and subdue it'. At the other extreme is the position of the Chinese government
that, dismayed by a giddy increase in the Chinese population, established the
controversial one child/one family policy in 1980. This has already slowed the
rate of increase in China and there are reasonable prospects that the population
will eventually level off at between 1.4 and 1.5 billion.

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928 C. Tickeil

Within the internation

Activities (crafty wording
and its activities. In the
after the publication of
fairly imminent disaster
were those who dismiss
simply been postponed.
in all work on the subje
With the resumption of
changed again, well br
now deny the perils of
it depends, but the peak
world female fertility is
children per woman, mo
following. Even without
be drastic reductions in p
there could be less than h
caused more anxiety tha
encourage more children
There are many factors a
many of them is the ris
than in other countrie
Women are no longer re
or childbirth takes plac
status with men and ar
Nor do as many need c
the effects of technolog
rural areas, and contrib
are more widely availab
within and between coun
and social pressures.
Where population has co
are living longer. What
in industrial countries,
otherwise have been, not
and expectations for a b
lower population is clear
may be misconceived. An
rapid climate change or
numbers, as has happene
effects of human prolif
and security problems. W
between our species and
Another feature of the A
called consumer econom
Adam Smith, an ideology
production of goods and
top priority. Prosperity
have been measured by s

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Societal responses to the Anthropocene 929

product (what have been called gross domestic embellishments), wit

reliance on cost-benefit analysis. This has involved a failure to brin
costs and externalities. Indeed, as has been well said, externalities cou
important than internalities. Markets are marvellous at fixing prices but
of recognizing costs.
There is now a growing emphasis on valuing public good and public
the economy, and on the role of regulation, both public and private, w
agreement that polluters should pay for any damage they may do. C
already underway, not least as a result of the current economic cris
recently (2009) had the report of the Commission led by Stiglitz
the subject. But so far we lack methods of measuring human hea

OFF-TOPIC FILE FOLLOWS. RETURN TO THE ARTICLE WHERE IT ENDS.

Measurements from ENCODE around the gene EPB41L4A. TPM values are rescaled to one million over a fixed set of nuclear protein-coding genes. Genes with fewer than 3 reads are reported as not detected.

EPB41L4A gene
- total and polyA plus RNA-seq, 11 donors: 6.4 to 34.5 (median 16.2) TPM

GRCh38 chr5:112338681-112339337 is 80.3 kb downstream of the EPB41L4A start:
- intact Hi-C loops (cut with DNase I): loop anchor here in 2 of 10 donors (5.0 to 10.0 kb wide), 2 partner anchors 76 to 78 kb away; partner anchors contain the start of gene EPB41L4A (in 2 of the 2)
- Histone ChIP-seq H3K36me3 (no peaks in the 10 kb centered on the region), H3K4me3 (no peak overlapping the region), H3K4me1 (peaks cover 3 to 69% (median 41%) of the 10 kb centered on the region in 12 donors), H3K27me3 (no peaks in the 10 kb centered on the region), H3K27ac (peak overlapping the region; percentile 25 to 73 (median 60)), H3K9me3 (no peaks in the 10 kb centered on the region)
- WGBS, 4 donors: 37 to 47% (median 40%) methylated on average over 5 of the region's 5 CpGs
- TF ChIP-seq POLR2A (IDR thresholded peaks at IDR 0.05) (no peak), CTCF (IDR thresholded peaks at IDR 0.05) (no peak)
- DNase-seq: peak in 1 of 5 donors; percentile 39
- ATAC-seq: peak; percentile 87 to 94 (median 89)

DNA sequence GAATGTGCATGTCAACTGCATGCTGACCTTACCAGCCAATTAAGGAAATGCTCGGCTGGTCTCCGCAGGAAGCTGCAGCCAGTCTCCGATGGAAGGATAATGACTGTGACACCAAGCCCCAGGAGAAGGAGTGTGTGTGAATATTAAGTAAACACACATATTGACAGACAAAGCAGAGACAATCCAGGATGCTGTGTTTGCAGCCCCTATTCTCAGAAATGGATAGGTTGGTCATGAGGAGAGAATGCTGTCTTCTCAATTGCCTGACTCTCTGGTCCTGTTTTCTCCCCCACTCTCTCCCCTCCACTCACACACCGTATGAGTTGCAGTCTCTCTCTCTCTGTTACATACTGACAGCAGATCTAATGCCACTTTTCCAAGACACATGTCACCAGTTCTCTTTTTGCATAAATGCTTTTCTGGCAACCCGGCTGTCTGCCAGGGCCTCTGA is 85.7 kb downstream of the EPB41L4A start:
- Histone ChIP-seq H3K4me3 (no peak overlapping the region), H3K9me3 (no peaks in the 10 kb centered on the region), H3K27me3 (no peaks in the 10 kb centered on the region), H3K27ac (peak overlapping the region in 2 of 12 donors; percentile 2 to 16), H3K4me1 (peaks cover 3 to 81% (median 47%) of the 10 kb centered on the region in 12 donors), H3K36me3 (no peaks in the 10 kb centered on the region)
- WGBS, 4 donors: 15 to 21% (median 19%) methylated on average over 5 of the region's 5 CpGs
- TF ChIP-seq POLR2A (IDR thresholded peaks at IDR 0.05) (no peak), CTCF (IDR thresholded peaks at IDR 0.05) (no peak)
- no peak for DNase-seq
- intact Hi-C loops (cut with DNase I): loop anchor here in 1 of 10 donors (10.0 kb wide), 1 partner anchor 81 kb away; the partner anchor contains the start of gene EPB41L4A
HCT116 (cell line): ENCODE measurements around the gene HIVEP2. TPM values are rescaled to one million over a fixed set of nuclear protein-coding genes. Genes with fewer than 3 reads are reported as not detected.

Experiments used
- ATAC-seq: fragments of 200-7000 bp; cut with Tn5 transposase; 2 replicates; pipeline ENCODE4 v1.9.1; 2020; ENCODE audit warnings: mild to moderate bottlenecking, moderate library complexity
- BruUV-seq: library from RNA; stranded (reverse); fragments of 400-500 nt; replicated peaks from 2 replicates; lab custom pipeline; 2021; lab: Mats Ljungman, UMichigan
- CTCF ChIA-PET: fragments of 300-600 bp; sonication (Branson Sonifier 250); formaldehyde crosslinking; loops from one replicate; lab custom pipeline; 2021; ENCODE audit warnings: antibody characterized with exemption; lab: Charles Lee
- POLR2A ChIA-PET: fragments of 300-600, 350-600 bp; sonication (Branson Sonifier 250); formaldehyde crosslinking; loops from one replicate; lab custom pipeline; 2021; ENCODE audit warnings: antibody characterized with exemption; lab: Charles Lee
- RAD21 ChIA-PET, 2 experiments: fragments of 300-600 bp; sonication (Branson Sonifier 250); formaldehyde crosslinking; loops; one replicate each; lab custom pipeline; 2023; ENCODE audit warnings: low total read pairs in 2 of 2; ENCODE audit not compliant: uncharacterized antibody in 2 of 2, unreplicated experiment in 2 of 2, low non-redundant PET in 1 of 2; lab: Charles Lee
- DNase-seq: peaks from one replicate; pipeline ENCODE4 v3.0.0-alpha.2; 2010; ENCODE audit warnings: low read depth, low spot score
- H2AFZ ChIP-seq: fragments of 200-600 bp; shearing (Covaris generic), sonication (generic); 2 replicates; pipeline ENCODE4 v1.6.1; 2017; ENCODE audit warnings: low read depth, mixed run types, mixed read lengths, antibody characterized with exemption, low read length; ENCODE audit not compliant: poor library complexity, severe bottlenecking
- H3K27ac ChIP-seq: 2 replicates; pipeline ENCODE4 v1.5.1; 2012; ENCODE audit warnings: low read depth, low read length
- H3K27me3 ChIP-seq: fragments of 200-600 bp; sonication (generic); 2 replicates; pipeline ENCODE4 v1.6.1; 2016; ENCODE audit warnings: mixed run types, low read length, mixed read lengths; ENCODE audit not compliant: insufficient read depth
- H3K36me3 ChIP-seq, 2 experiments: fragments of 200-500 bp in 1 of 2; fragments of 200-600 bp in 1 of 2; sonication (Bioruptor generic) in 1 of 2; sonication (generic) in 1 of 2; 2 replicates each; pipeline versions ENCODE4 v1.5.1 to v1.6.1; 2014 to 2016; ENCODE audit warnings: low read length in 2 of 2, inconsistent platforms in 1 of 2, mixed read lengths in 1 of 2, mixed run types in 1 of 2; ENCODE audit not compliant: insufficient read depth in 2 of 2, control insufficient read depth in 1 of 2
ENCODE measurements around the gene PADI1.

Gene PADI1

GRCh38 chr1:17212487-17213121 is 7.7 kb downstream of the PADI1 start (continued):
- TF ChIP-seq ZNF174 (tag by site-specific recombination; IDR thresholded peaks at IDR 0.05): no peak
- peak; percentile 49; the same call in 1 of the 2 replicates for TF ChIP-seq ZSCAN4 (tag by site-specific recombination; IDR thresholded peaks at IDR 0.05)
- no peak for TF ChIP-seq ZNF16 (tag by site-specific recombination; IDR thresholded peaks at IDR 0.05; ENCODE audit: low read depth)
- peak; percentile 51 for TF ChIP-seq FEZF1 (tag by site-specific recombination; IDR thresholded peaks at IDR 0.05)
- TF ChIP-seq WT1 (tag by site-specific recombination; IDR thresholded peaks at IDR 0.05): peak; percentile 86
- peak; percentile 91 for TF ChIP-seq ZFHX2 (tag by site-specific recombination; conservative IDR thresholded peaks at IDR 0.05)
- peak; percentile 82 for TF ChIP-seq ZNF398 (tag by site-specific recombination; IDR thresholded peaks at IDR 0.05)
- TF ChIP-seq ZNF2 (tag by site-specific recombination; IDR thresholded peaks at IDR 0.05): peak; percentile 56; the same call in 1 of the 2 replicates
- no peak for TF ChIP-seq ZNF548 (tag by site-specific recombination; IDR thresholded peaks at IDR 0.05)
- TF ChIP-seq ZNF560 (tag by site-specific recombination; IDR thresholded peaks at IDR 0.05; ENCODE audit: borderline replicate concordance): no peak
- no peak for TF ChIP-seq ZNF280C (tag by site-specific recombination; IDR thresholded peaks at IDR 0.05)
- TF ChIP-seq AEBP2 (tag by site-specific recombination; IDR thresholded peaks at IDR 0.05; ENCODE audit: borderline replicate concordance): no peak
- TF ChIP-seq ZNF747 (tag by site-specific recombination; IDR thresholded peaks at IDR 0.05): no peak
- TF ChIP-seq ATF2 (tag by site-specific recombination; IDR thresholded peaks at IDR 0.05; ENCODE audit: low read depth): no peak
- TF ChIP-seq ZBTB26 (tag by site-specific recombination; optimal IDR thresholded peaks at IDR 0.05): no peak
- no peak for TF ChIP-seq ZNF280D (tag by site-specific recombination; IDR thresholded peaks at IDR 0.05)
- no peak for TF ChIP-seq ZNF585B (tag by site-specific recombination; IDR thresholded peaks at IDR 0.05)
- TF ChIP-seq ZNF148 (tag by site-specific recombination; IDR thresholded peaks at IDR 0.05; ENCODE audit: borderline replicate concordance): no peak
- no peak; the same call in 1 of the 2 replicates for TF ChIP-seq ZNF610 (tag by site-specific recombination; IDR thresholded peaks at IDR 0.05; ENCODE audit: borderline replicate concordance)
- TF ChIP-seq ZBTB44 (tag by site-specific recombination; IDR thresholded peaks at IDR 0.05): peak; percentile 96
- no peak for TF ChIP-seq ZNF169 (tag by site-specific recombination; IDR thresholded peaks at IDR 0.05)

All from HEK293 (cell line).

and wellbeing that take proper account of environmental circum
availability of resources. Material wealth and happiness are far from
same thing. The message from China is the need to control market fo
a framework of the public interest.
Until the beginning of the Anthropocene, the energy needed to anim
society came from muscle - human and other animal muscle - and man
water and wind. The great change came from the use of fossil fuels: first
oil and now gas. Indeed, the phenomenon encapsulates the industrial r
and modern society as we know it is the product.
There are two relatively new factors that profoundly affect th
response. First is the realization that supplies are limited. Estimates v
time as technologies develop, but oil will probably be scarce in less th
gas in 60 years and coal in 220 years. There is a changing balance of co
between them. For example, in the European Union, electricity supp
gas have risen to 25 per cent and from coal have fallen to 20 per ce
increasing fear of dependence on certain suppliers, whether they be in
East or Russia. Energy security is now high politics. In the meantim
continues to increase. In China energy use doubled between 1990 and
is likely to double again by 2025.
The second new factor is better understanding of the cumulative
fossil fuel use and combustion on the chemistry of the atmosphe
environment generally. Here, the science is robust. The relationship
greenhouse gases and the surface temperature of the Earth is well e
and although some debate continues on the degree of human respon
the current increase in carbon dioxide in the atmosphere, the consequ
continuing dependence on fossil fuels could be more serious than the
their depletion. The risks of failure to take action are much greater th
continuing as we are.
Hence, the new interest in making more effective use of what fossil fu
and such measures as sequestration of carbon or global auctions of p
emit greenhouse gases. But the main interest has been in developing
sources of energy. They include nuclear power, whether fission or fu
energy on the ground or through geoengineering; power from biofue
ocean power; a return to wind and hydro power; geothermal power us
beneath our feet; and a range of new electrification technologies.
Whatever ideas or technologies are pursued, their effects on the s
and functions of society will be a major feature of the Anthropocen
moment there is particular focus on climate change. There has been

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930 a Tickeil

books, reports and co

of 2006 on the social
the Intergovernmenta
for the Copenhagen c
science remains clear,
far the societal respon
between countries.
These responses illustrate the gulf between science and politics. Scientists wor
on different degrees of uncertainty and probability, and their time scales can reac
far into the future. Politicians, business leaders, indeed most people want blac
and white answers. Their concerns are immediate or at least short term, and th
look for practical and so far as possible painless solutions to problems.
Yet measures to cope with climate change do not fit most categories. Apar
from the implications for energy generation and supplies, the effects range
far and wide across the international spectrum, and most of the necessar
societal responses are yet to come. They include relationships between states,
and the search for what has been called climate justice (how the countri
that inadvertently caused the problem compensate those most suffering fro